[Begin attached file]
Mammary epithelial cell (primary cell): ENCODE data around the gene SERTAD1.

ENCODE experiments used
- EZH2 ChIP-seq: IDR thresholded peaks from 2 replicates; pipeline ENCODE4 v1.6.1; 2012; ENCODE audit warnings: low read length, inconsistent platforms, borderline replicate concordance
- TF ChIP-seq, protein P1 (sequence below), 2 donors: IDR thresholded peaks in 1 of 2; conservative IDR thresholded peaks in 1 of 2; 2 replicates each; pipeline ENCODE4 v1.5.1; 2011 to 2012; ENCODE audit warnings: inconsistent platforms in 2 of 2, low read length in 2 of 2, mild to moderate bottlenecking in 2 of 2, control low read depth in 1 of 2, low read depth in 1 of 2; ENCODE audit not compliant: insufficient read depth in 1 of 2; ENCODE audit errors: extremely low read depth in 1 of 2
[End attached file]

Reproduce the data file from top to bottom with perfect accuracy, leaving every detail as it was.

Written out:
Mammary epithelial cell (primary cell): ENCODE data around the gene SERTAD1.

ENCODE experiments used
- EZH2 ChIP-seq: IDR thresholded peaks from 2 replicates; pipeline ENCODE4 v1.6.1; 2012; ENCODE audit warnings: low read length, inconsistent platforms, borderline replicate concordance
- TF ChIP-seq, protein P1 (sequence below), 2 donors: IDR thresholded peaks in 1 of 2; conservative IDR thresholded peaks in 1 of 2; 2 replicates each; pipeline ENCODE4 v1.5.1; 2011 to 2012; ENCODE audit warnings: inconsistent platforms in 2 of 2, low read length in 2 of 2, mild to moderate bottlenecking in 2 of 2, control low read depth in 1 of 2, low read depth in 1 of 2; ENCODE audit not compliant: insufficient read depth in 1 of 2; ENCODE audit errors: extremely low read depth in 1 of 2